(Nanowerk Highlights) Manipulating light at dimensions smaller than its wavelength, a scale known as the subdiffraction scale, is a critical capability in fields such as imaging, optical communications, integrated optical circuits, and molecular sensing. A promising way to control light on these small scales is through the use of polaritonic (PoC) crystals.
Photonic crystals are periodic optical nanostructures that affect the motion of photons in the same way that ionic lattices affect electrons in a solid. They can control and manipulate the flow of light. A polaritonic crystal is a type of photonic crystal made from a polaritonic medium, which can support polariton – quasi-particles resulting from the strong interaction between photons and electric dipole oscillations.
Based on the permittivity of the medium in which it is produced, PoC can be categorized into three types: isotropic, elliptical and hyperbolic PoC. Permittivity is a measure of how an electric field affects, and is affected by, a dielectric medium. It is a property that tells us how much electric charge a material can store in an electric field, thereby affecting the speed of light in that medium.
Isotropic PoC has the same permittivity in all directions, which means that the behavior of the polariton is the same no matter which way they move in the crystal. Elliptic PoC has permittivity that varies in different directions, but in a certain way that forms an ellipse if you want to graph the corresponding direction and permittivity. This means that the behavior of the polariton varies depending on the direction, but in a predictable elliptical pattern.
Hyperbolic PoC, the most complex type, has permittivity that varies in different directions, but in a way that forms a hyperbola if you graph the corresponding directions and permittivities. This means that the behavior of the polariton varies depending on the direction, but in a more complex hyperbolic pattern.
Conventional photonic crystals made from bulk materials such as silicon and metals, and more recently polariton-based photonic crystals made from van der Waals materials such as graphene and hBN, all have isotropic properties. This symmetry causes a very symmetrical pattern of trapped light. In addition, these light-trapping resonances in conventionally symmetric polaritonic crystals are very sensitive to defects or irregularities in the pattern of the engineered nanostructures.
A recent research study on Nature Communications (“Hyperbolic polaritonic crystal with configurable low-symmetry Bloch mode”), led by Dr Yingjie Wu of Zhejiang University, Prof Cheng-Wei Qiu of National University of Singapore, and Dr Qingdong Ou of Macau University of Science and Technology, presented a type of asymmetric photonic crystal based on in-plane hyperbolic polariton phonons in α-MoO hollow van der Waals crystals.3features a configurable deep wavelength and low symmetry Bloch mode that is resistant to lattice rearrangement in a given direction.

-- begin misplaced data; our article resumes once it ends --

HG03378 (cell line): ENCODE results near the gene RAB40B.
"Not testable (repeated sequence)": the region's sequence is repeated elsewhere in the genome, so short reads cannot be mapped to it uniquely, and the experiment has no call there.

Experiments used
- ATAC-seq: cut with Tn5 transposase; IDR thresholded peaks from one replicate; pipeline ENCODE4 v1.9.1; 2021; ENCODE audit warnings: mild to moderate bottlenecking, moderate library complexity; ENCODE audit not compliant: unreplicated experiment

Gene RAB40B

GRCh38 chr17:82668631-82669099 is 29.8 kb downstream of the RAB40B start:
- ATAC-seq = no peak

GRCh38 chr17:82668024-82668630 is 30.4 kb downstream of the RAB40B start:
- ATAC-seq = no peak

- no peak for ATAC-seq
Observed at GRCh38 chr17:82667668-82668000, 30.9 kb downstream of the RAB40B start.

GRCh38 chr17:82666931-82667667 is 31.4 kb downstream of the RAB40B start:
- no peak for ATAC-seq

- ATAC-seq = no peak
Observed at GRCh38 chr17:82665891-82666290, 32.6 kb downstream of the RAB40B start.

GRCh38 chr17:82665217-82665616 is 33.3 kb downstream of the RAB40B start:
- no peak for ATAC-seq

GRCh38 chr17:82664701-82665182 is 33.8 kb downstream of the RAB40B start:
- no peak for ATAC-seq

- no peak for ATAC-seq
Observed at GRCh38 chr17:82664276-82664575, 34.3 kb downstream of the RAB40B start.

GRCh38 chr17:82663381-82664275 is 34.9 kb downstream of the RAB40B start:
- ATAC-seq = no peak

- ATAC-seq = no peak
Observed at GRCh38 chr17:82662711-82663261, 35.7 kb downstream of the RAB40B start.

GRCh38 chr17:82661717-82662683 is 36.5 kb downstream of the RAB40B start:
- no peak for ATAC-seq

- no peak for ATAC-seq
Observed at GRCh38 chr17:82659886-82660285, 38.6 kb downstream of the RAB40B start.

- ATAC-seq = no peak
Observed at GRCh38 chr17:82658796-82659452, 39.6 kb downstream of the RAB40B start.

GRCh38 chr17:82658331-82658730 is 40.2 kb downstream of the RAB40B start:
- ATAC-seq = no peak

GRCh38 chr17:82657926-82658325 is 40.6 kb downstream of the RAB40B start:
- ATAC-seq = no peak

“By periodically punching nanoscale holes in the MoO3 crystal plate, we created a hyperbolic polaritonic crystal that can trap patterns of infrared light propagating mainly along one direction of the crystal,” Dr. Ou, co-author of the corresponding paper, told Nanowerk. “Unlike conventional symmetric crystal structures, rotating hole patterns produce skewed light modes and low symmetry in this hyperbolic MoO.3 crystal. Remarkably, the defects introduced in the pattern of holes along the forbidden light propagation direction do not affect the primary resonance wavelength.”
By tuning the size and placement of the holes, the researchers can control the pattern of trapped light and its resonant frequency over a wide infrared bandwidth. Their findings introduce hyperbolic polaritonic crystals as a new member of the photonic crystal family, with unique asymmetric optical properties. Further research into these engineered asymmetric crystals could enable new applications in microscopy, sensing, on-chip photonic circuits, and more.
The researchers also created a diamond-type hyperbolic PoC with an arrangement similar to a square-type PoC rotated 45 degrees. This was done to analyze the polaritonic behavior of different lattice structures. Interestingly, the strongest absorption peaks of the diamond- and square-type PoC were found to be located at nearly the same frequency.
“Our work shows that specially engineered asymmetric photonic crystals can provide a new approach to tightly manipulating light for advanced technologies,” concludes Ou. “It also highlights the potential of layered materials like MoO3 as a tunable platform for controlling light at the nanoscale using polaritonic crystals.”
This study expands the toolkit for nanophotonics research by uncovering the unique physics of anisotropic polaritonic crystal structures. In conclusion, this research represents a significant step forward in the field of light manipulation. Hyperbolic PoC development based on α-MoO3 opens up new possibilities for controlling light at the wavelength scale, with potential applications in areas such as optical communications and molecular sensing.
– Michael is the author of three books by the Royal Society of Chemistry:
Nano-Society: Pushing the Boundaries of Technology,
Nanotechnology: A Small Future And
Nanoengineering: Skills and Tools for Making Technology Invisible
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